There are very few accurate details recorded about the life of Archimedes, including his exact birth and death years.

Despite this lack of information, he has long been regarded as one of ancient history's top mathematicians, as well as one of the greatest mathematicians of all time.

Archimedes established a very accurate estimate of the value of pi, even at that early time frame.

His system for expressing multipledigit numbers was considered very impressive for his day.

His contributions to physics include the core fundamentals of hydrostatics and statics; he is also credited with uncovering the principle behind the lever.

Archimedes designed several innovative machines, including the siege engine; the screw pump is named after him. Modern era researchers have developed experiments that proved the capabilities of some of Archimedes' machines.

Some of his machines were able to destroy enemy ships by lifting them from the water, and others provided defense by using complicated alignments of mirrors to set them on fire.

Interestingly, his inventions made him quite well known in his day, but his mathematical genius wasn't fully understood until almost 800 years after his death.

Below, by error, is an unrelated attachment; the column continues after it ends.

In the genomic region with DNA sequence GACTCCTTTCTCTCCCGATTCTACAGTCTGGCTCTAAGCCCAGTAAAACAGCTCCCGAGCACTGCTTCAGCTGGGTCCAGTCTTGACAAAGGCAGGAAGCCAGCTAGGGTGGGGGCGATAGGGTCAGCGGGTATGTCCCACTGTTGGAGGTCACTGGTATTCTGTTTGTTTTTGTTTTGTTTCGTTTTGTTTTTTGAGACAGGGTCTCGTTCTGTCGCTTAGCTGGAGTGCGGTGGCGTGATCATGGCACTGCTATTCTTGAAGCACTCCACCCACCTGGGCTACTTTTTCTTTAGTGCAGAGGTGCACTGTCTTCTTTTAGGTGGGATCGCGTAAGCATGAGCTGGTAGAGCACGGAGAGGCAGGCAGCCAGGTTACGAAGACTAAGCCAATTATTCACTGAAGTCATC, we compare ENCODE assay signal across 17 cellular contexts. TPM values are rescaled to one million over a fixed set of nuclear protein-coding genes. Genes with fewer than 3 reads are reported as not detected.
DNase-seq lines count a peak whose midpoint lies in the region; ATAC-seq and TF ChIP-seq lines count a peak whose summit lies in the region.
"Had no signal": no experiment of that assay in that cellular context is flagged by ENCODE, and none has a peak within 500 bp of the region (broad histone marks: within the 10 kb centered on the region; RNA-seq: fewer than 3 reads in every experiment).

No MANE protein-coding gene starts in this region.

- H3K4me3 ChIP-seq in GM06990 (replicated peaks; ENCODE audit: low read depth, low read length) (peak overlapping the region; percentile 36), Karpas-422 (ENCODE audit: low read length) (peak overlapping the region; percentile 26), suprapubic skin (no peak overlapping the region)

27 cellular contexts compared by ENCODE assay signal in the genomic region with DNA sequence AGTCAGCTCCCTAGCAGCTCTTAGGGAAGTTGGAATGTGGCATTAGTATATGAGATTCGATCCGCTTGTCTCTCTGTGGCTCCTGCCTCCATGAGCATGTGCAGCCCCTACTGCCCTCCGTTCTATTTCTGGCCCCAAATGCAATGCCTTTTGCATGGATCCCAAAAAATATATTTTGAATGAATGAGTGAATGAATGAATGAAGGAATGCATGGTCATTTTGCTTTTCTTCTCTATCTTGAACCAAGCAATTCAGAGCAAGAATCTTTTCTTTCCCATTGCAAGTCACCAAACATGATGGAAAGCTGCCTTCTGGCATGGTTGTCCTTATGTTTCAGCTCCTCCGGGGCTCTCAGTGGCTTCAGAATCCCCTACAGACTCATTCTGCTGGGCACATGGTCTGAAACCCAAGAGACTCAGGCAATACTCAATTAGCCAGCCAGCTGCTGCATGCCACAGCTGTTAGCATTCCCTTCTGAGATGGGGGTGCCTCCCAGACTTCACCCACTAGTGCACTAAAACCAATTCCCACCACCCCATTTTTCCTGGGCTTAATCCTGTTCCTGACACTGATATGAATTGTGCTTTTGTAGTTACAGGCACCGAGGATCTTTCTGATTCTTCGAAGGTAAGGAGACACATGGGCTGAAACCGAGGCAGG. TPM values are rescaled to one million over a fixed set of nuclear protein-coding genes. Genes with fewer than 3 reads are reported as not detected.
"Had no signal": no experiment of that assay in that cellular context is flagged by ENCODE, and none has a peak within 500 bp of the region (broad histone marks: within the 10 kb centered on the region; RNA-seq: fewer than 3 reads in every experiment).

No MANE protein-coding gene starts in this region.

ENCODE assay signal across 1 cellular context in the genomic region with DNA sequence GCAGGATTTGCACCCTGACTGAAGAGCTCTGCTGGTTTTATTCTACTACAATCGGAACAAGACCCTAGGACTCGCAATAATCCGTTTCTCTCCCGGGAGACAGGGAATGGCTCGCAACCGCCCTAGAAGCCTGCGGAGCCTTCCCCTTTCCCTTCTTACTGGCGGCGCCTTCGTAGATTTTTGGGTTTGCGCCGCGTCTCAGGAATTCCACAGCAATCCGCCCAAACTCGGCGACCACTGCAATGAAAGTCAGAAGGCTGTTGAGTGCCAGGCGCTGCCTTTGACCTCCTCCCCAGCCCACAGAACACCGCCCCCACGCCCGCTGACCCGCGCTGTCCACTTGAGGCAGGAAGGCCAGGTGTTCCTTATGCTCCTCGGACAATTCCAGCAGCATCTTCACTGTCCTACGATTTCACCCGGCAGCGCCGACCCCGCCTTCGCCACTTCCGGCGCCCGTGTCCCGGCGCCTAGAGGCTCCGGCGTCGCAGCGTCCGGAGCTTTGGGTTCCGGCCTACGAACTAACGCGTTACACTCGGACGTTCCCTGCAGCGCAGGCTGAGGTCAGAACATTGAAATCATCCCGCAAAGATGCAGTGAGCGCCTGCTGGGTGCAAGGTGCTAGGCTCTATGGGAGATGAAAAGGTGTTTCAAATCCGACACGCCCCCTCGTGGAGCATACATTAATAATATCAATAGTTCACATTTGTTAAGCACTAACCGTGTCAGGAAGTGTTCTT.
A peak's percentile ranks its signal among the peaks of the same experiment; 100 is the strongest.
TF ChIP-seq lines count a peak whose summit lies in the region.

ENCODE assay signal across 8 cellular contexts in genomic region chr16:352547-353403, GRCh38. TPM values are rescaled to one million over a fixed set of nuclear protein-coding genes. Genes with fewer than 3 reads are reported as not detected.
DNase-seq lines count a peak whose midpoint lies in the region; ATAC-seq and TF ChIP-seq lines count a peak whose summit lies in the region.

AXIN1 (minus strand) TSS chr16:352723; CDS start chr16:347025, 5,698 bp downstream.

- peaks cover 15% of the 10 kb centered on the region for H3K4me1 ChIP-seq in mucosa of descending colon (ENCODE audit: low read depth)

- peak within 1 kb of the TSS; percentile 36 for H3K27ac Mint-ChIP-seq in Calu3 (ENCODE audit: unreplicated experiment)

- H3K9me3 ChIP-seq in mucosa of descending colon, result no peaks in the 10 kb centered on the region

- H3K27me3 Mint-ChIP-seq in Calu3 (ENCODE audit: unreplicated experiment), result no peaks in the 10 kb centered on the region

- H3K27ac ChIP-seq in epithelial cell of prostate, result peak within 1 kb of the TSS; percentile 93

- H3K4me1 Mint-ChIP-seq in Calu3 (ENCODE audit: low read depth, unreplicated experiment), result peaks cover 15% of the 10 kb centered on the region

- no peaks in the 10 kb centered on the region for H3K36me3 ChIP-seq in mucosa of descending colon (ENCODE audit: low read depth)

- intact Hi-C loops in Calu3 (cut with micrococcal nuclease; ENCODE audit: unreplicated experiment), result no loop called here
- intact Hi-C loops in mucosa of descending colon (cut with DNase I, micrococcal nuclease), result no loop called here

Only some of his writings survived all the way to the Middle Ages, which is fortunate since his mathematical principles helped shape the research and teachings of learned people during the Renaissance.

Archimedes is quite the stuff of legend, as even school children learn the story of his important discovery involving the formula for density.

According to the legend, Archimedes was given the task of determining if the king's crown was solid gold, or had silver mixed in; due to its irregular shape it was hard to tell, until Archimedes displaced water from his bathtub and realized he could determine the density of materials.

The mathematician is actually credited with several other more important discoveries, including developing manual screw turn that served as a bilge pump for what was the largest ship ever built in its day.

Archimedes also explained the principles behind the lever, although he is not credited with the actual invention of the lever.